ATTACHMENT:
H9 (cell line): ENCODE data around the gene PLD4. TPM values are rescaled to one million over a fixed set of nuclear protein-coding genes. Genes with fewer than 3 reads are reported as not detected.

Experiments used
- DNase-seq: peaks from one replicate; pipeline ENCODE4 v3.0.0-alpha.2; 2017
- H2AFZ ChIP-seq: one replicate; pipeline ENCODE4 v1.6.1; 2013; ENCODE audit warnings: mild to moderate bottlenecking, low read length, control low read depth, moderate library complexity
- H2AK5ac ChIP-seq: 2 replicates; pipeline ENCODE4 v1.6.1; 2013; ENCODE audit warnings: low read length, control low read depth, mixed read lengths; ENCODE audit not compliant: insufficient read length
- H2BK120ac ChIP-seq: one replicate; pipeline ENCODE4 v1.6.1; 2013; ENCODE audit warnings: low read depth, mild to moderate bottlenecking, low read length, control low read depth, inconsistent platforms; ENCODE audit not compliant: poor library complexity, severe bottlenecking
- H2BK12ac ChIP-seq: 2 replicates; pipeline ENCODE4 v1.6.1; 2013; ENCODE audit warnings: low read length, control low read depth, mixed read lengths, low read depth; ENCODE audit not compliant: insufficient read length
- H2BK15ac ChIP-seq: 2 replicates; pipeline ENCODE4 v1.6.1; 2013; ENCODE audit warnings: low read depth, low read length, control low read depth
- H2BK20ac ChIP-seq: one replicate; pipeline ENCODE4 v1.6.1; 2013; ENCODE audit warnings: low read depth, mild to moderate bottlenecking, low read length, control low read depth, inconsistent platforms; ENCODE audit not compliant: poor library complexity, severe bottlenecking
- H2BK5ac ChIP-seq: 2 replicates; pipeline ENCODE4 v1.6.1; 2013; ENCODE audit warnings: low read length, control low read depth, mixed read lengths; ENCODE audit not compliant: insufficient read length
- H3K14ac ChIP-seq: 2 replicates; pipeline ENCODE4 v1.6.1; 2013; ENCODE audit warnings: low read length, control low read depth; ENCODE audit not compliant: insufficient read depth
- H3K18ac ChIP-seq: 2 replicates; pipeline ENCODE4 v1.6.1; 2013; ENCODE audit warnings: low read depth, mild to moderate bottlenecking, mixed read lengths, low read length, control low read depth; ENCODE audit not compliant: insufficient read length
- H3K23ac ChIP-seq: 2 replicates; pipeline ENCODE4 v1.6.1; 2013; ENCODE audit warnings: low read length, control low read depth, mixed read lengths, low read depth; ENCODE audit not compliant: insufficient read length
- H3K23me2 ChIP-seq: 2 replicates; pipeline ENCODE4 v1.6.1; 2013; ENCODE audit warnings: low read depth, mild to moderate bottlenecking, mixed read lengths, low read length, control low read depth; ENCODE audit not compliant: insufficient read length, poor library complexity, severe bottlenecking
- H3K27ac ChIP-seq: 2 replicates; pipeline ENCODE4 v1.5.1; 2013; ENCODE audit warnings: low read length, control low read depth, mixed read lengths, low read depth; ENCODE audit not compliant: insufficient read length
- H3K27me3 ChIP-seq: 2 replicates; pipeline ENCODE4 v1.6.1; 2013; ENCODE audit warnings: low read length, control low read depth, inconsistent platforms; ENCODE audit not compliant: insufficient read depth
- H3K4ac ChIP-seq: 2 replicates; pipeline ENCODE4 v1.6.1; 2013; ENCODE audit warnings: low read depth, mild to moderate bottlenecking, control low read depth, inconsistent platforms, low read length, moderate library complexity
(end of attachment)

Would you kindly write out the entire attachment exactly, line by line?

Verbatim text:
H9 (cell line): ENCODE data around the gene PLD4. TPM values are rescaled to one million over a fixed set of nuclear protein-coding genes. Genes with fewer than 3 reads are reported as not detected.

Experiments used
- DNase-seq: peaks from one replicate; pipeline ENCODE4 v3.0.0-alpha.2; 2017
- H2AFZ ChIP-seq: one replicate; pipeline ENCODE4 v1.6.1; 2013; ENCODE audit warnings: mild to moderate bottlenecking, low read length, control low read depth, moderate library complexity
- H2AK5ac ChIP-seq: 2 replicates; pipeline ENCODE4 v1.6.1; 2013; ENCODE audit warnings: low read length, control low read depth, mixed read lengths; ENCODE audit not compliant: insufficient read length
- H2BK120ac ChIP-seq: one replicate; pipeline ENCODE4 v1.6.1; 2013; ENCODE audit warnings: low read depth, mild to moderate bottlenecking, low read length, control low read depth, inconsistent platforms; ENCODE audit not compliant: poor library complexity, severe bottlenecking
- H2BK12ac ChIP-seq: 2 replicates; pipeline ENCODE4 v1.6.1; 2013; ENCODE audit warnings: low read length, control low read depth, mixed read lengths, low read depth; ENCODE audit not compliant: insufficient read length
- H2BK15ac ChIP-seq: 2 replicates; pipeline ENCODE4 v1.6.1; 2013; ENCODE audit warnings: low read depth, low read length, control low read depth
- H2BK20ac ChIP-seq: one replicate; pipeline ENCODE4 v1.6.1; 2013; ENCODE audit warnings: low read depth, mild to moderate bottlenecking, low read length, control low read depth, inconsistent platforms; ENCODE audit not compliant: poor library complexity, severe bottlenecking
- H2BK5ac ChIP-seq: 2 replicates; pipeline ENCODE4 v1.6.1; 2013; ENCODE audit warnings: low read length, control low read depth, mixed read lengths; ENCODE audit not compliant: insufficient read length
- H3K14ac ChIP-seq: 2 replicates; pipeline ENCODE4 v1.6.1; 2013; ENCODE audit warnings: low read length, control low read depth; ENCODE audit not compliant: insufficient read depth
- H3K18ac ChIP-seq: 2 replicates; pipeline ENCODE4 v1.6.1; 2013; ENCODE audit warnings: low read depth, mild to moderate bottlenecking, mixed read lengths, low read length, control low read depth; ENCODE audit not compliant: insufficient read length
- H3K23ac ChIP-seq: 2 replicates; pipeline ENCODE4 v1.6.1; 2013; ENCODE audit warnings: low read length, control low read depth, mixed read lengths, low read depth; ENCODE audit not compliant: insufficient read length
- H3K23me2 ChIP-seq: 2 replicates; pipeline ENCODE4 v1.6.1; 2013; ENCODE audit warnings: low read depth, mild to moderate bottlenecking, mixed read lengths, low read length, control low read depth; ENCODE audit not compliant: insufficient read length, poor library complexity, severe bottlenecking
- H3K27ac ChIP-seq: 2 replicates; pipeline ENCODE4 v1.5.1; 2013; ENCODE audit warnings: low read length, control low read depth, mixed read lengths, low read depth; ENCODE audit not compliant: insufficient read length
- H3K27me3 ChIP-seq: 2 replicates; pipeline ENCODE4 v1.6.1; 2013; ENCODE audit warnings: low read length, control low read depth, inconsistent platforms; ENCODE audit not compliant: insufficient read depth
- H3K4ac ChIP-seq: 2 replicates; pipeline ENCODE4 v1.6.1; 2013; ENCODE audit warnings: low read depth, mild to moderate bottlenecking, control low read depth, inconsistent platforms, low read length, moderate library complexity